Robots, a control room – in 5 years you won’t recognise our mines

2015-11-11 17:36
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Conventional mining as we know it will soon no longer exist, chief executive officer of South African-based gold miner, Gold Fields, Nick Holland, told a recent forum at the Gordon Institute of Business Science. 

Mining companies have three to five years to implement new technology and upskill their workers in order to be able to compete in the new paradigm and remain relevant. 

Holland said mines of the future would need to be agile and be able to respond to changing demand. They would have to do this by implementing digital technology that can monitor realtime information across the mine’s entire value chain: “We can’t rely on an increase in the gold price to bail us out,” he said. 

Gold mines are under pressure as the size and quality of discoveries continue to decline, reserves are deeper and more difficult to access and new frontiers become more difficult to uncover. 

“Productivity increases will become the order of the day,” he said. 

Holland outlined the current challenges faced by gold mining companies and Goldfields’ strategic plans to respond to these and create a gold mine for the future. 

Mechanisation, digitisation, automation 

While the idea of the mechanisation of mining was now a familiar one, Holland said this would go one step further with the digitisation and automation of future of mines. 

“Mining has become high-tech, and the digitisation of mines is going to happen sooner than we think,” he said. 

He explained that a centralised control room would be the core of mining operations in the future, with the ability to monitor information in real-time and respond to changing demand. 

“Real-time information of the entire mining value chain is a significant step towards improving productivity. New mines will need to be agile,” Holland said. 

Improved data and technology would create a more safety-conscious environment and enhance efficiency.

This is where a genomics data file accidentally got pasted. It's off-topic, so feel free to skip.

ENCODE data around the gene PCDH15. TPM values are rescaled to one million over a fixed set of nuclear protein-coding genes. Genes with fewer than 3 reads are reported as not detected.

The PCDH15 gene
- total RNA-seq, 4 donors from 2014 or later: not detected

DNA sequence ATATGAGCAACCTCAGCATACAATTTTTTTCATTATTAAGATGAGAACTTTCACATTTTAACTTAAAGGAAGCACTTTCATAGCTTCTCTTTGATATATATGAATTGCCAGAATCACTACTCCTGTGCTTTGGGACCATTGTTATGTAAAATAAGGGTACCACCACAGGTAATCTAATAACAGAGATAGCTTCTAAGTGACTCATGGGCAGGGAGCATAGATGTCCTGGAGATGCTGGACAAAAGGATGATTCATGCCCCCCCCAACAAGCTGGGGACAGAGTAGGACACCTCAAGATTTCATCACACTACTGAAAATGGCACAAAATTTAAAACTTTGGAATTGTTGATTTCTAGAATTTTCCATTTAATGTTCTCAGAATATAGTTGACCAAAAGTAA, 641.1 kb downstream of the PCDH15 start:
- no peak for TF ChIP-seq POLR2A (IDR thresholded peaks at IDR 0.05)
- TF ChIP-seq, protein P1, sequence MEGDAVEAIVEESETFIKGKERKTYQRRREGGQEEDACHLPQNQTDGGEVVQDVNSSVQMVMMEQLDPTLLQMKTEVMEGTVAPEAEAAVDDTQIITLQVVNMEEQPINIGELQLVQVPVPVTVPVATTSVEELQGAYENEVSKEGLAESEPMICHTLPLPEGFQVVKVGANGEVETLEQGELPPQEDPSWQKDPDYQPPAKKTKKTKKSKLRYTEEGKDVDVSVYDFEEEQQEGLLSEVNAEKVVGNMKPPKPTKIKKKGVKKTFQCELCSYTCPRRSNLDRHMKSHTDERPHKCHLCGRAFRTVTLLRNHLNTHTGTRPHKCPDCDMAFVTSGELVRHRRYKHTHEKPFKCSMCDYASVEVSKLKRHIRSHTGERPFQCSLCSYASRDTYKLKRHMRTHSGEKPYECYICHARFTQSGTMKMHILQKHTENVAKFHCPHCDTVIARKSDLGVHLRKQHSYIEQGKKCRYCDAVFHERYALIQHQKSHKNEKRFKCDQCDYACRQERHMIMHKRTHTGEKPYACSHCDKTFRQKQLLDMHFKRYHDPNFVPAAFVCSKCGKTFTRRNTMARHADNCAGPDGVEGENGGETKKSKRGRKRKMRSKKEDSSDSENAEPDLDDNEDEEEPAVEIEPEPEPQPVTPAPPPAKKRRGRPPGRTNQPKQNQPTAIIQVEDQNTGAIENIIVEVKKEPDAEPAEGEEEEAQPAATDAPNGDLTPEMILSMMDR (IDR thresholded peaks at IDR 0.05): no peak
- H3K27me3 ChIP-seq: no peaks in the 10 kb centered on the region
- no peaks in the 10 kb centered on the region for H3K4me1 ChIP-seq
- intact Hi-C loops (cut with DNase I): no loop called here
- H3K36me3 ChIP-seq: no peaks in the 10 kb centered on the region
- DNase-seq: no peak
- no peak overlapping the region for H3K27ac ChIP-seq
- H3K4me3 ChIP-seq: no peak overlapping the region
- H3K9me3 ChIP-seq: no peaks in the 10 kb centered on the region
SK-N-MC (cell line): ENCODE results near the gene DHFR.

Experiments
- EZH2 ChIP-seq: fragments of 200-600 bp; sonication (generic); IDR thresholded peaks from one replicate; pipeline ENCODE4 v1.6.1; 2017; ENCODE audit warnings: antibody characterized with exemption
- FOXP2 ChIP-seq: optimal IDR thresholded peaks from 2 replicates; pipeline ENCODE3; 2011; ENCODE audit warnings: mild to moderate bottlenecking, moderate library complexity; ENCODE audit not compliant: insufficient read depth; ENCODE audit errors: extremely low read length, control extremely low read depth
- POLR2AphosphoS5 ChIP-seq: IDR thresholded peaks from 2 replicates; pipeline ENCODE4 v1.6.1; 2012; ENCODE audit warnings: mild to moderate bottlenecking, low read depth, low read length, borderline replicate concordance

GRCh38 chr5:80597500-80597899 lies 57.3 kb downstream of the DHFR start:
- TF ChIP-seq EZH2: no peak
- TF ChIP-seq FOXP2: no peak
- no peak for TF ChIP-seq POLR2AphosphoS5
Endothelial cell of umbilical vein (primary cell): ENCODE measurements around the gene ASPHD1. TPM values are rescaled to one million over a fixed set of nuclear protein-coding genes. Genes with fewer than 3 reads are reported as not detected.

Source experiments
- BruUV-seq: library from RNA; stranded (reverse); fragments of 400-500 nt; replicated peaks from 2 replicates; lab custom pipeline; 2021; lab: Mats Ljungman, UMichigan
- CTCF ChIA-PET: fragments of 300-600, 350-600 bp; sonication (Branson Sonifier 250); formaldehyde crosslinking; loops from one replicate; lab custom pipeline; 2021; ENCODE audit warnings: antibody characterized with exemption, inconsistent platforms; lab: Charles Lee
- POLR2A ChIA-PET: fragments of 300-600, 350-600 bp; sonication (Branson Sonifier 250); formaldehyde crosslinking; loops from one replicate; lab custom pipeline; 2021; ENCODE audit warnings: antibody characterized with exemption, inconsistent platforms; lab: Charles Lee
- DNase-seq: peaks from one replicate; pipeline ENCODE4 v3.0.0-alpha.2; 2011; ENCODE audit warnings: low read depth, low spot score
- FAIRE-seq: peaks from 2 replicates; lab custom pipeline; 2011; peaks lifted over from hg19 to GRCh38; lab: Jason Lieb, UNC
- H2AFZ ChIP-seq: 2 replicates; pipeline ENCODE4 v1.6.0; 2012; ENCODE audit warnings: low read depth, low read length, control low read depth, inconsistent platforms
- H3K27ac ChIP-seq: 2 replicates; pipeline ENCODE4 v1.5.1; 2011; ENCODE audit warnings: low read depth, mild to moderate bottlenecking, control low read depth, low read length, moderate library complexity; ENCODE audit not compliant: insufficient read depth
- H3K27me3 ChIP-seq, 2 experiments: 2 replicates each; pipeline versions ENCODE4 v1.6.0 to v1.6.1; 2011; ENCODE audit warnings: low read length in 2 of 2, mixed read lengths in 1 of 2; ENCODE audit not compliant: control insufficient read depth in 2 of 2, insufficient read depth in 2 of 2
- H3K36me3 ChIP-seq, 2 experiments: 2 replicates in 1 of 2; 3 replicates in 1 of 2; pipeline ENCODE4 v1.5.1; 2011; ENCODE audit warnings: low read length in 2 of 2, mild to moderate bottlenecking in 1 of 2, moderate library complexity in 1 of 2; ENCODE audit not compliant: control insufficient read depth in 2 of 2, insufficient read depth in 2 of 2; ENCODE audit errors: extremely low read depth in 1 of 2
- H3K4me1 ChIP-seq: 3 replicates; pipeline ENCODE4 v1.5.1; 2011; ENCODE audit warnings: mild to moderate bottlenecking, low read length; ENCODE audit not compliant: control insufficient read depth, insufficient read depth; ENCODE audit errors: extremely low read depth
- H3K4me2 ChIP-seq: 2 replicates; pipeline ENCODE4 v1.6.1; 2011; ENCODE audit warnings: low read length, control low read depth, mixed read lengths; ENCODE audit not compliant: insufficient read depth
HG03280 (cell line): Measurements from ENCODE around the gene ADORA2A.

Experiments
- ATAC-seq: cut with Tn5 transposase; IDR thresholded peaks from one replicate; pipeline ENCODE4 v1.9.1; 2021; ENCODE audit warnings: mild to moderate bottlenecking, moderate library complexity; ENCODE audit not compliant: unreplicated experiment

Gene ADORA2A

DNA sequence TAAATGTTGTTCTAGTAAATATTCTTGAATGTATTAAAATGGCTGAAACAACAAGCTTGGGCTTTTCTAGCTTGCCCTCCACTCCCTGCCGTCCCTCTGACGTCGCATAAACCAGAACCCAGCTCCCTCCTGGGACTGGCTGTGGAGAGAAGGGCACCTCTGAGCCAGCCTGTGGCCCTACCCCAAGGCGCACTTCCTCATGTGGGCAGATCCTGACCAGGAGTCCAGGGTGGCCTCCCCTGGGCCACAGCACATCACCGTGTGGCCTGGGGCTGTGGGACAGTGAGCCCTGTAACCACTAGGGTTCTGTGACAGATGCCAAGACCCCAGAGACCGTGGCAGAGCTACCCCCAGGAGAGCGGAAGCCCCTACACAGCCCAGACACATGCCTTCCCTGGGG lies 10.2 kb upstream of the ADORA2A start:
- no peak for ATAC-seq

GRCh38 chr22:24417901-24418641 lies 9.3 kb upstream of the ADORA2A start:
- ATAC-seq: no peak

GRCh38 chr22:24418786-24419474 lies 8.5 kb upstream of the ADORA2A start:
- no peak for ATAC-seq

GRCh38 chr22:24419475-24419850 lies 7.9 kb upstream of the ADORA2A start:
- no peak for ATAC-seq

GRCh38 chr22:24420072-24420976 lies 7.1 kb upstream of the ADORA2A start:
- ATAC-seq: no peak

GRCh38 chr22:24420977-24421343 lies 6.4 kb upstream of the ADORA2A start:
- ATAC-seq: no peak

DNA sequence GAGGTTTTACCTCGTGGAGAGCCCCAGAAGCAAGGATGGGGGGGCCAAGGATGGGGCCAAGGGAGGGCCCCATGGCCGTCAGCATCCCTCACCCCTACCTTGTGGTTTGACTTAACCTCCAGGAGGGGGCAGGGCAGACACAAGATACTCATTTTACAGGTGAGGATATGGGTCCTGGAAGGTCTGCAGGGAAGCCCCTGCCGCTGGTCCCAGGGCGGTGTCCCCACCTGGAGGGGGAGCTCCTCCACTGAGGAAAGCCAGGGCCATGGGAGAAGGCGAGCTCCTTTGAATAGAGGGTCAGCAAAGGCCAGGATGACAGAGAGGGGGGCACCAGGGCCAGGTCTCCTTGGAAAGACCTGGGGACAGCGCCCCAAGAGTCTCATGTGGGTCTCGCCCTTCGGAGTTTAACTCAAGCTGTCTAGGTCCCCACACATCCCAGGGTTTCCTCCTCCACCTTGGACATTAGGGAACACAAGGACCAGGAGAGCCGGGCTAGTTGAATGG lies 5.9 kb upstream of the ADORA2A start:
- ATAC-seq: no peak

In order to deliver a digitised mine, the gold mining industry was partnering with IT firms to assist with data collection and analysis to enable the decision-making process. These partnerships would allow for access to technology and the high-tech skills necessary to make mining relevant for the future. 

While the cost of gold extraction, or geological inflation, continues to increase, as does the time it takes to develop a mine from grassroots exploration to production, Holland said technology existed to address these challenges and assist with exploration. 

Better information and more efficient usage of data about ore bodies as well as precision drilling were examples of such advances. Automation in the form of robotics and Artificial Intelligence was the next step from mine mechanisation and would allow for remote mining of even deeper reserves to become a real possibility, Holland explained. 


Because the control room would become the focal point of future mining operations, Holland said a “a completely different type of miner” would be needed in five to 10 years’ time. 

“We have to train and upskill our workers and our communities, or it is going to be a huge risk,” he said. 

Water and energy constraints 

Water and energy constraints are a future risk for the gold mining industry. Refractory ore bodies, or those which are difficult to separate from other mineral components and require further processing, increase costs and place pressure on water and electricity usage. 

“Energy and water are going to be a scarce resource in the future. We are going to have to use them better and make use of renewable energy and underwater treatment systems,” Holland said. He said energy storage systems were improving and becoming cheaper, and alternative solutions were becoming more viable. 

Relationship with stakeholders 

Stakeholder management would continue to come under the spotlight, Holland said. Conflicts with communities had escalated enormously, increasing 22% between 2002 and 2013. 

He said the mining industry would have to continue to embrace and engage with the communities they operated in. 

Holland said the government and the mining industry would have to work together as “there is no other way.” 

The industry’s contribution to socioeconomic development in the form of taxes, public private partnership infrastructure upgrades, job creation and skills development needed to be recognised, Holland said. 

He concluded that the industry needed the government to provide a consistent, clear investment environment, as well as regulatory consistency and stability. 

» City Press is a sponsor of the Gordon Institute of Business Science’s forums 

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